were not eligible until their Sophomore year, 
and the founders of Athensean were careful 
that their constitution should contain a pro- 
vision for the election of Freshmen. 

Pursuant to this provision all the Fresh- 
men received invitations from the small band 
of Minerva's devotees, and were, with one 
exception, initiated. 

Under the impulse given by the accession 
of the Freshmen, a library was founded and 
the Society came to be interesting and 
important to a considerable degree, while its 
numbers exceeded those of the Peueinian. 
But the Athensean's older rival lacked not in 
zeal to regain her former prestige, and she 
soon had the nucleus of a library and an 
amendment to her constitution in accordance 
with which Freshmen were eligible. Not 
content with equality in attractions, she 
inaugurated the practice of holding annual 
meetings on Commencement Week and in dif- 
ferent ways improved the character and 
enhanced the interest of the Society. The 
charm of novelty which had assisted the 
Athensean was unable to withstand the stable 
attractions and advantages of its rival, and at 
length, in 1811, after a gradual decay, the 
Society disbanded. 

The worship of the puissant goddess — it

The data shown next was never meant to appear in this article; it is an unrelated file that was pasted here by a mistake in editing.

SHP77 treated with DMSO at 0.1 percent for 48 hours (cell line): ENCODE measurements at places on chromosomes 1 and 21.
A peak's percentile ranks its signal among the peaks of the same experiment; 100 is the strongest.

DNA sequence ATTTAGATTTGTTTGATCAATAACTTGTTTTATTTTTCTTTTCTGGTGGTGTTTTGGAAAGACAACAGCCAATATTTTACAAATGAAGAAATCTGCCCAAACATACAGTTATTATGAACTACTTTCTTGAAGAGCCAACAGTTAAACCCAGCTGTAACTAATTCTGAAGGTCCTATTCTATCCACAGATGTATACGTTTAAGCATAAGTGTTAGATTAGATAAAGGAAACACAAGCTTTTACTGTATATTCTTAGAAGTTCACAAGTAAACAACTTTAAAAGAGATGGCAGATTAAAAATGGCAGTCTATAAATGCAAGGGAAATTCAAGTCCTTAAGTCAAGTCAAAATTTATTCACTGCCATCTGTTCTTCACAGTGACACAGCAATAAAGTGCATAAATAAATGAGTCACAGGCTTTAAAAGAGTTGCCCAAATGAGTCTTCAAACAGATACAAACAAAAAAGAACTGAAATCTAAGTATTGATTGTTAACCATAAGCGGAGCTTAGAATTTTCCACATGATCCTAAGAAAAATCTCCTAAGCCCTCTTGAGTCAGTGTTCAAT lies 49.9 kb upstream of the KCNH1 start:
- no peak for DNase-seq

is hardly necessary to say that " Athenaean " 
is derived from "Athena" who was the pat- 
roness of the Society — languished for a time, 
but was revived in the summer of 1813. But 
now the two Societies contended with each 
other for new members, and as the Peucinian, 
by reason of its greater antiquity and con- 
tinued prosperity, came off -victorious in these 
contests, its revivified rival accomplished 
nothing more in the three years of its con- 
tinued existence than the collection of about 
two hundred volumes for the library. In 
1816, finding it impossible to contend with 
the Peucinian, the books were divided and 
the Society for the second time disbanded. 

The Society was again revived after the 
lapse of a year, and the old constitution, as it 
needed, was revised and corrected. Accord- 
ing to the revised document, any student in 
college, of good moral character, was eligible 
by a two-thirds vote, and liable to expulsion 
by four-fifths; any literary gentleman who, 
in the opinion of three-fourths of the Society, 
would increase its respectability and useful- 
ness, might be elected an Honoraiy Member ; 
a public oration and poem might be pro- 
nounced by Honorary Members on the day 
previous to Commencement ; the anniversary 
was to be held November 15th. The object 
of the Society, as enumerated in an order 
passed at this time, was : private and social in- 
tercourse ; forensic and extemporary disputa- 
tion; and literary and scientific improvements. 

To this period belongs the first mention 
of a General Society (1818), and also a 
curious practice for recruiting members, viz. : 
the reading, to those invited to join, of those 
portions of constitution best calculated to 
induce them to become members — of course, 
on pledge of secrecy. Of three men so dealt